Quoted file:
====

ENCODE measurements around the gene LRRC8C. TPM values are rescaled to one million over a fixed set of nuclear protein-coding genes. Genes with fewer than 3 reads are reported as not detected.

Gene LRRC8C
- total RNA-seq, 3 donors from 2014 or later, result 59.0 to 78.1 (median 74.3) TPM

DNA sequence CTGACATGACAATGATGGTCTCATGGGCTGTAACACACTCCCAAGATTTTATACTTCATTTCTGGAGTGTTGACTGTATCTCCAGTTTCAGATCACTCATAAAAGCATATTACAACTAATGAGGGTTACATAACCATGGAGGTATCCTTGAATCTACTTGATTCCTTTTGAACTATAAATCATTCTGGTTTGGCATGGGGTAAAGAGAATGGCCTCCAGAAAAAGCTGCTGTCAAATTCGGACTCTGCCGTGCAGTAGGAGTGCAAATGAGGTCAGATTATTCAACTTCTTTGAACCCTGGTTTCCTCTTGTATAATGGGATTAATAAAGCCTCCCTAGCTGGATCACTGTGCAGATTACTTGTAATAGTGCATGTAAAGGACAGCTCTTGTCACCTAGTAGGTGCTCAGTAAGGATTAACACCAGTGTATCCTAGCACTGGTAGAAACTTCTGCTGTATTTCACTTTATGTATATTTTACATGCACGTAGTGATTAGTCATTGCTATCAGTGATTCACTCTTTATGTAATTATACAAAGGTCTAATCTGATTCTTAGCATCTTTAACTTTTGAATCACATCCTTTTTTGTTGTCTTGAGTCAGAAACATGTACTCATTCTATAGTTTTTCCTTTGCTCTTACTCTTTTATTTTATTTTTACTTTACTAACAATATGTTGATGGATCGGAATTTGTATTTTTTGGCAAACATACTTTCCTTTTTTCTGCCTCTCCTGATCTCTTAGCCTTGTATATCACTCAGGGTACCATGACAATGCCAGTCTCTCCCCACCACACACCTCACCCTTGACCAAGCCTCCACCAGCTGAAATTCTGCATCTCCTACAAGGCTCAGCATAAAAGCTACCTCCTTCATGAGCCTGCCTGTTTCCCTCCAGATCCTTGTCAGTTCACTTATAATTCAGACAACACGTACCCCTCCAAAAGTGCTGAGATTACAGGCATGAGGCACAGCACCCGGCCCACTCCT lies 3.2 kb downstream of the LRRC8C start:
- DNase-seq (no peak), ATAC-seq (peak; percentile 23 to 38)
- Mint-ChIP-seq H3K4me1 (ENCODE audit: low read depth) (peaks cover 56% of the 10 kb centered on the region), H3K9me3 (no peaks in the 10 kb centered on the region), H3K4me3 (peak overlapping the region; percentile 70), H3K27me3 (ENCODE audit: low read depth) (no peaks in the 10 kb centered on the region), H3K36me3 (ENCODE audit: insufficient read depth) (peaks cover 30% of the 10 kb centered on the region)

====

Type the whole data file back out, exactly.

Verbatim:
ENCODE measurements around the gene LRRC8C. TPM values are rescaled to one million over a fixed set of nuclear protein-coding genes. Genes with fewer than 3 reads are reported as not detected.

Gene LRRC8C
- total RNA-seq, 3 donors from 2014 or later, result 59.0 to 78.1 (median 74.3) TPM

DNA sequence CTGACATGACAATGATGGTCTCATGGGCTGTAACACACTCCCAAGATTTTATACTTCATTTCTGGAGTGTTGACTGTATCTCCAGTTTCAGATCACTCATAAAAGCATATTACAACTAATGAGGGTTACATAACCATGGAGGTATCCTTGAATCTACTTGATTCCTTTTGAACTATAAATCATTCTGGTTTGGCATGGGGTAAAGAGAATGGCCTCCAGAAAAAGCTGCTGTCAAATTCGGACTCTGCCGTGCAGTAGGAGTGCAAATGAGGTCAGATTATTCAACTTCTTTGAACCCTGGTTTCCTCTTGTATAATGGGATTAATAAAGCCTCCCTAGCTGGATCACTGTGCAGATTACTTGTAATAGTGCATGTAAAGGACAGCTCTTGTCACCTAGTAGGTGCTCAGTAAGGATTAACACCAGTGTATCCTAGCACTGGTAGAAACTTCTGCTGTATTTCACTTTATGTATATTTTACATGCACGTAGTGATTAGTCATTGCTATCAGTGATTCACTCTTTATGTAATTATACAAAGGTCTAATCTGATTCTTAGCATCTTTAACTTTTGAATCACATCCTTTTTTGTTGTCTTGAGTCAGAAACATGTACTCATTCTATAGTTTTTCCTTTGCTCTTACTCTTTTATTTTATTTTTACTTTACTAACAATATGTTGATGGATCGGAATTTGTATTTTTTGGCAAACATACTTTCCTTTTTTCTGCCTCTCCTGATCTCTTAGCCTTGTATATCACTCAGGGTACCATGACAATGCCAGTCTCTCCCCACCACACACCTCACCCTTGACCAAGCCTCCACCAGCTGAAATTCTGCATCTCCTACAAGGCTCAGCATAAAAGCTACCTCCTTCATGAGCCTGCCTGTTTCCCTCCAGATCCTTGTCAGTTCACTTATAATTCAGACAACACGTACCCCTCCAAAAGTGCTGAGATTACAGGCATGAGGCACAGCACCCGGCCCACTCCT lies 3.2 kb downstream of the LRRC8C start:
- DNase-seq (no peak), ATAC-seq (peak; percentile 23 to 38)
- Mint-ChIP-seq H3K4me1 (ENCODE audit: low read depth) (peaks cover 56% of the 10 kb centered on the region), H3K9me3 (no peaks in the 10 kb centered on the region), H3K4me3 (peak overlapping the region; percentile 70), H3K27me3 (ENCODE audit: low read depth) (no peaks in the 10 kb centered on the region), H3K36me3 (ENCODE audit: insufficient read depth) (peaks cover 30% of the 10 kb centered on the region)